The IET Archives has just received back from conservators 4 volumes of pamphlets from the Professor Silvanus P Thompson collection of pamphlets. That collection comprises many hundreds of volumes of pamphlets organised by subject. Each volume, in addition to holding pamphlets, often contains trade catalogues and letters, typically correspondence with the author of a pamphlet. Most of the volumes are in quite poor condition and need to be conserved before they can be catalogued and studied.
The first conserved volume has the title ‘hailstones’, and the above image shows the cover of one of the pamphlets, an 1882 publication written by Theodore Schwedoff, titled in French ‘sur l’origine de la grêle’ or in English, ‘on the origins of hail’ (more on Schwedoff later). Many of the pamphlets contain lovely illustrations of hail or hail producing clouds such as the two images below. The first image is of a hail cloud of June 1877 seen from Geneva.
Some of the pamphlets also discuss and illustrate the track of specific hailstorms. The first image below shows the path and incidences of heavy hail from hail clouds near Lake Geneva in July 1875.
Newly discovered letters
This volume of pamphlets also contains a significant number of letters mostly dating to 1882, the year of the Schwedoff pamphlet shown above. The theory about hail expounded in that pamphlet was apparently a new theory, and amongst the items in the volume on hail is a 23-page manuscript written by S P Thompson titled, ‘on Schwedoff’s theory of hail’. The paper begins, “so novel a theory as that propounded by Professor Schwedoff on the origin of hail naturally excites the question, can it possibly be true?”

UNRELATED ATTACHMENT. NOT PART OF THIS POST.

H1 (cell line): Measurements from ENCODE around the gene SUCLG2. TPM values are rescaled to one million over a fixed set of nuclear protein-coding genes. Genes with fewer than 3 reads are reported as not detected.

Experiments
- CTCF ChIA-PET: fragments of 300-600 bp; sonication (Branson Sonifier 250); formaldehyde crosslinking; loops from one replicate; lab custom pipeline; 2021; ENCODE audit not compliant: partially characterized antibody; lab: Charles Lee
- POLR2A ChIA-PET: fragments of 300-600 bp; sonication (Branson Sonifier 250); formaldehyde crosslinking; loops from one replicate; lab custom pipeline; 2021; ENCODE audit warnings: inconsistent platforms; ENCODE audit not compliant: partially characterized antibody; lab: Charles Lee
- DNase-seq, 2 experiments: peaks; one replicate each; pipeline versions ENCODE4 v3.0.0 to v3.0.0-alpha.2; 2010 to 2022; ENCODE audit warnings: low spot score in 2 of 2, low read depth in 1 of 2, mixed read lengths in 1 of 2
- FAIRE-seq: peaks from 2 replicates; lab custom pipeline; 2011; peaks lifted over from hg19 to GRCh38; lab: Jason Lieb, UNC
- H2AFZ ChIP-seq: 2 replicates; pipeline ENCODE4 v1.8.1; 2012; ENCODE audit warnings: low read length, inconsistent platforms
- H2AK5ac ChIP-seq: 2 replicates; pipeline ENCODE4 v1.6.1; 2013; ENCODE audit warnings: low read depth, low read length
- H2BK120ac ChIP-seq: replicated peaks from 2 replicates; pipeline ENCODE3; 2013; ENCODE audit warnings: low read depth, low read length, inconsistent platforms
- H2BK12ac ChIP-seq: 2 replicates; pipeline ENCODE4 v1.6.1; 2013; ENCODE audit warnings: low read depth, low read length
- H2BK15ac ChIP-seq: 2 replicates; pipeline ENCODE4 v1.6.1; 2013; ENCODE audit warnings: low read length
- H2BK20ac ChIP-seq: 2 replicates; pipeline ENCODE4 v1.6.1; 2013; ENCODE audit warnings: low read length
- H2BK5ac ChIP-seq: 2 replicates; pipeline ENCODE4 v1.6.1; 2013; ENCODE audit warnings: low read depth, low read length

The volume includes two letters written in French by Schwedoff, Professor at the University of Odessa, and sent to Thompson which discusses his theory (the envelope for one of the letters is shown below).
Thompson’s correspondence with other scientists and meteorologists on the subject of hail is also reflected in the letters. There is a letter in the volume from A S Hershel, dated 20 August 1882 where Hershel agrees to joining ‘the Hailstorm Committee’ [probably a British Association committee], and comments that Schwedoff is a, “trustworthy authority I believe and an original writer, in his theories, of a work on comets, who has probably digested his information very thoroughly and well.” Professor Alexander Stewart Hershel (1836-1907) was a British astronomer who did pioneering work in meteor spectroscopy. He also worked on identifying comets as the source of meteor showers.
Other letter writers whose letters can be found in the volume on hail include Maxwell Henry Close (1822-1903) who was an Irish Church of Ireland clergyman and geologist who contributed to the preservation of the Irish Language. Close was also a Treasurer of the Royal Irish Academy and President in 1878 of the Royal Geographical Society of Ireland. Close’s letter, on Royal Irish Academy headed paper (30 August 1882,) mentions Thompson’s paper to the British Association about ‘cosmical (sic) masses of ice’ and talks of meteorites and examples of meteorites reaching the earth.
There is also a series of correspondence between Thompson and the British Meteorologist George James Symons (1838-1900), who was a prominent member of various committees appointed by the British Association. Symons was also a Fellow of the Royal Society and acted as Chairman of its committee on the eruption of Krakatoa in 1883.
The hailstones volume of pamphlets (archive reference SPT/P/I/144) will be catalogued at item level during 2017 and will then be available to consult at the IET Archive Centre by appointment.
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